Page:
Blue hydrogen, the same process, but at the same time we capture CO2 and store underground that technically is carbon neutral somehow. The last thing that right now is very actually a hot topic everywhere globally is green hydrogen. Technically we want to actually have a source of electricity, green electricity with no carbon footprint, and use that electricity to break water molecules instead of hydrocarbon molecules. Therefore, we use electrolyzer to use the green electricity produced to generate hydrogen and oxygen.

These are three types of hydrogen. That natural hydrogen is totally different, naturally occurring in the continental crust, that it's better actually, Barb, to delve into this topic that is her expertise.

Barbara Sherwood Lollar: Basically, as Omid was saying, sometimes what people don't realize is that hydrogen is already something we massively use as society. It's used in industrial processes, it's used in fertilizer, it's used in feedstocks for the chemical industry, it's used as carrier gases. There's already a big hydrogen market out there, but that hydrogen is something we produce. We get hydrocarbons and we break them up to produce hydrogen. We get water and we use electricity to break that apart to produce hydrogen. Up until now, all of the hydrogen used at an industrial scale across the world is done by making that hydrogen from something else, from a feedstock.

The difference is now, particularly as we're hoping to expand the use of hydrogen beyond its traditional economy to potentially be an important replacement for CO2 emitting energy sources, we're looking at the possibility of a different kind of hydrogen, a hydrogen that in fact is naturally produced in the earth and that we can go after in places where it may accumulate to significant quantities in an accessible place. That's the big game change. Some people are calling that gold hydrogen, some people are calling that white hydrogen.

I have to admit, I'm tired of all the colours of the rainbow. I think we're to the point where it's probably confusing more than helping. The term that I typically use is geologic hydrogen or natural hydrogen, but meaning hydrogen that the earth has produced already for us and we're going out to try to find.

Barb Ustina: Now, is it difficult to extract once you find it? Is it difficult to find? It seems so elusive in a way. It's hard to conceptualize.

Barbara Sherwood Lollar: Oh, well, no more so than the same principles of exploration maintained. For instance, for decades and decades and decades, of course, we've relied on natural gas and oil. It too elusive. How do we find it? Where is it made? We've gone through all that. There's long now decades worth of knowledge about predicting where you might find oil and gas fields, what kind of settings, how deep they're going to be, what their compositions might look like, how to find them, how to drill for them. The questions one asks about a geologic resource are no different. We're now in the process of asking those exact same questions around natural hydrogen.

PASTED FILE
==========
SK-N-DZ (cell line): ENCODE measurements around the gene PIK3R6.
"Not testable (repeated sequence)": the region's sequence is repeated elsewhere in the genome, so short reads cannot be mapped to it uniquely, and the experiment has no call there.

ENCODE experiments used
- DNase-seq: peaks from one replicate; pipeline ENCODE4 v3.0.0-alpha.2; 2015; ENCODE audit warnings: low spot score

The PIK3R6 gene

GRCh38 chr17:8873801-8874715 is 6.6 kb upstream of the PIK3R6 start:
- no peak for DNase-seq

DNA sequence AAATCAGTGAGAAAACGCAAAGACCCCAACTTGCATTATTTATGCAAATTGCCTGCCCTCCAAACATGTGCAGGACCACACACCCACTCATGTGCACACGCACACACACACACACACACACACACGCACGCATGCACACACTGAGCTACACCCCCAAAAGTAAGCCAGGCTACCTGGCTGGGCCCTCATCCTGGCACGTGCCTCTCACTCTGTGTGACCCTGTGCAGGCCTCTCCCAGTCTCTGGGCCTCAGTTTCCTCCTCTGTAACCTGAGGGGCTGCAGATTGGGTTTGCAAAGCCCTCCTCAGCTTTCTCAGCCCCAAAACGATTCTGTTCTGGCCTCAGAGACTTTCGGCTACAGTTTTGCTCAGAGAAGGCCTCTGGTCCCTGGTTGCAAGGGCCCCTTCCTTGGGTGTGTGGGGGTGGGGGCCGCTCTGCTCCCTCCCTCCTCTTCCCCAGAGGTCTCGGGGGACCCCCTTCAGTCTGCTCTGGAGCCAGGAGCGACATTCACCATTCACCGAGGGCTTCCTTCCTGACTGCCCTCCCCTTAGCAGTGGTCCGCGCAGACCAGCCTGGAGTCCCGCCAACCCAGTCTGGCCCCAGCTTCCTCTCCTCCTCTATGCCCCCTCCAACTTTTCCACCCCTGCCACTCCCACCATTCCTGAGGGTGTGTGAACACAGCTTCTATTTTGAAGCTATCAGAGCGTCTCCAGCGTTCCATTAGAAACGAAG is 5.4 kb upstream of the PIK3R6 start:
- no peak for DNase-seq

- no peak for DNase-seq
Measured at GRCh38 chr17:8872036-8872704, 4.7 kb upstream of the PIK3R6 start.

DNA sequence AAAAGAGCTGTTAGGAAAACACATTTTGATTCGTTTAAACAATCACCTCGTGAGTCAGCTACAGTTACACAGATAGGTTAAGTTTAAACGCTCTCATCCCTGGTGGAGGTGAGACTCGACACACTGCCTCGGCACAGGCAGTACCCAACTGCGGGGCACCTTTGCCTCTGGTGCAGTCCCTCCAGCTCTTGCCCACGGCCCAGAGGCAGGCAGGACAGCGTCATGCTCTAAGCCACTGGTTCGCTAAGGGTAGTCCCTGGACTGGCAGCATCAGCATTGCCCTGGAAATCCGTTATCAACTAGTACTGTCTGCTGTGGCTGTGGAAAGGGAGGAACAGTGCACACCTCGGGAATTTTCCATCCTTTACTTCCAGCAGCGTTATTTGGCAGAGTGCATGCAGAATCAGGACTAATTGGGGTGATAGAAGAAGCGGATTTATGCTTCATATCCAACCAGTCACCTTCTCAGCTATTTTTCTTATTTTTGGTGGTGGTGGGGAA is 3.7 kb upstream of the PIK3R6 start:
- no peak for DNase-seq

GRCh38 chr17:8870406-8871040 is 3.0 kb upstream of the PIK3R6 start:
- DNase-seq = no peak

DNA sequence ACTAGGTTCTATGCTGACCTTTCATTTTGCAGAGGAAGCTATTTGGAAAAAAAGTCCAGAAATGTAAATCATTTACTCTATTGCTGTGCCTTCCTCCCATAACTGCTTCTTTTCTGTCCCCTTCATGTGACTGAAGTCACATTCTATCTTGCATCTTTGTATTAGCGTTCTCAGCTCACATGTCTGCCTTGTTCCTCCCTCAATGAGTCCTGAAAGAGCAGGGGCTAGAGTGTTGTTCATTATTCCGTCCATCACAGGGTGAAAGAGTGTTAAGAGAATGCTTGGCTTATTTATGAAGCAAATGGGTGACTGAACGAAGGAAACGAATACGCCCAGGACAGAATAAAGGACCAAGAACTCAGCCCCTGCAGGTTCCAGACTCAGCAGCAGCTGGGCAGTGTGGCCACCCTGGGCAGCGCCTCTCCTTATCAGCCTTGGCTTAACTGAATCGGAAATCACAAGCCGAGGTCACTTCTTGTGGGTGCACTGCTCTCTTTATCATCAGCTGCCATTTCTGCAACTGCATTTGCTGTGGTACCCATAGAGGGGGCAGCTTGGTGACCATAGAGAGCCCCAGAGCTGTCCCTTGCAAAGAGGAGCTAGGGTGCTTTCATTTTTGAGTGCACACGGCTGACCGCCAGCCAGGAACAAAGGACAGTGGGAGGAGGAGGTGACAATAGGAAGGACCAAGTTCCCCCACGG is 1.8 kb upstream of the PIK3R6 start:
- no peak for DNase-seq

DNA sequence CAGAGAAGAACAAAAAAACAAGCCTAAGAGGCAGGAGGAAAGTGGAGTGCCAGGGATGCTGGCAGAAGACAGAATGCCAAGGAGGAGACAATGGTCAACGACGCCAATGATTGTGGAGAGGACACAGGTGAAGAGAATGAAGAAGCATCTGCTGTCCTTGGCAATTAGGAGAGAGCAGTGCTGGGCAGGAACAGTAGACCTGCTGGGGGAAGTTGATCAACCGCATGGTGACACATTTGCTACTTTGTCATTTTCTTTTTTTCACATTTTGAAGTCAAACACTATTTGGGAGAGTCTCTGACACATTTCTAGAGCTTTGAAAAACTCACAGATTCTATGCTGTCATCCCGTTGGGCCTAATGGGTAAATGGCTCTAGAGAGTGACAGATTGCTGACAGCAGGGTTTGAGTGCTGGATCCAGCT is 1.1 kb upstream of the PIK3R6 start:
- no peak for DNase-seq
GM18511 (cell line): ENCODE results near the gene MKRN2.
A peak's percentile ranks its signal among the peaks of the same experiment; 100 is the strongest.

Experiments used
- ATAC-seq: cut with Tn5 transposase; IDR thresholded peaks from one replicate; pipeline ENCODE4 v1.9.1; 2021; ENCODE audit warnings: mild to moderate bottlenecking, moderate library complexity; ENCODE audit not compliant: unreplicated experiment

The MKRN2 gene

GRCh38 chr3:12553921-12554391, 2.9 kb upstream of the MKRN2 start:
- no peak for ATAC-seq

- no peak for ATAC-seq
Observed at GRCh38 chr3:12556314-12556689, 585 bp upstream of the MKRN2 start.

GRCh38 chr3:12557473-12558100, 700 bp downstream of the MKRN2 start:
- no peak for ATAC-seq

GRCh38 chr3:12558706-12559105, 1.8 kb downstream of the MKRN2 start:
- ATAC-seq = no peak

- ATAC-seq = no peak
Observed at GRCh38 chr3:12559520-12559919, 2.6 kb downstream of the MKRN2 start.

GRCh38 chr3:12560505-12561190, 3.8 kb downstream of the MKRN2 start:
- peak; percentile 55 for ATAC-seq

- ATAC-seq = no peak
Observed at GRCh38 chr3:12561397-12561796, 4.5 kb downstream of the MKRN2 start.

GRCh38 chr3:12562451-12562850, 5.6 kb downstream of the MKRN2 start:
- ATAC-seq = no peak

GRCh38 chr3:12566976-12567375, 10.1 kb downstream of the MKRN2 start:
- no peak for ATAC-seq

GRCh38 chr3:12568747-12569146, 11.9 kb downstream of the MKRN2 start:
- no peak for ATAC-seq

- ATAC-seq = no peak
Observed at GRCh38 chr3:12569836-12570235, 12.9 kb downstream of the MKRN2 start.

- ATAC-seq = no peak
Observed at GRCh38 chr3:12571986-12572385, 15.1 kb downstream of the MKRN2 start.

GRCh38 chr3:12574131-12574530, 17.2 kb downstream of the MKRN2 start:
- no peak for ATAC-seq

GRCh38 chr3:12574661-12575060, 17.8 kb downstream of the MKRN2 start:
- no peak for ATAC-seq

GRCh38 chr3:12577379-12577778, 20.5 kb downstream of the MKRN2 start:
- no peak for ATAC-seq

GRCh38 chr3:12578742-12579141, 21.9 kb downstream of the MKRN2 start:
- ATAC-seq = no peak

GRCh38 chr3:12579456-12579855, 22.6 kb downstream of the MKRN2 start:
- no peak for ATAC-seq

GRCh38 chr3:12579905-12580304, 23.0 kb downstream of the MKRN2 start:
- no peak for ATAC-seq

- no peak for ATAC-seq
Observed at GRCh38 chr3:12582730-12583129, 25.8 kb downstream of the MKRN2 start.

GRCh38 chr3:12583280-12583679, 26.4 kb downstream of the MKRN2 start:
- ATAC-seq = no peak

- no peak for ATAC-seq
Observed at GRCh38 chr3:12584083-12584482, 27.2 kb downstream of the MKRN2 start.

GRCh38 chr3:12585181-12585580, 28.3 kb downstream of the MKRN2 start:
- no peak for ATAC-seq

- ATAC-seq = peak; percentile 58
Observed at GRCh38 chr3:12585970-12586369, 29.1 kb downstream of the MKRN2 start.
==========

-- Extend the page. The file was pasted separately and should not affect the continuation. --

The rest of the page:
In fact, some of the answers are the same. We're going to need to look for what are called source rocks, places where hydrogen is produced. Then we're going to need to understand if that hydrogen moves and whether or not it then gets trapped in a reservoir rock, under a cap rock. All of these concepts and terms are directly analogous to the decades of work we've done in exploration for conventional energy.

What's different is the geologic setting. Rather than being typically both produced, transported, and trapped in sedimentary rock, many of the large rock provinces that produce, and I'm using province in the term of a geological province, not a Canadian political province. Many of the geological provinces or geological areas where this hydrogen produced are in fact rocks like the Canadian Shield. These are crystalline rocks, things like granite and andesite and violite and ultramafic rocks, different than typical oil and gas sedimentary basins. Intellectually, again, the questions are the same, but what's different are the geologic settings.

Barb Ustina: Now, it seems there might be some misconceptions around natural hydrogen and its uses and its benefits. Would you like to talk a bit about some of those misconceptions?

Barbara Sherwood Lollar: Omid, I'll let you lead off again and then jump in with a few of my favourites. There's a lot of misconceptions right now. Part of the reason that we're working together, and I was so pleased to see the Geological Survey of Canada taking a leadership role here, is that in early days of this kind of both excitement, there's a potential for things to move a little too far away from science-based facts. I was delighted to see the Geological Survey of Canada taking a leadership role in ensuring that we define something that's based on solid, rigorous evidence. Omid?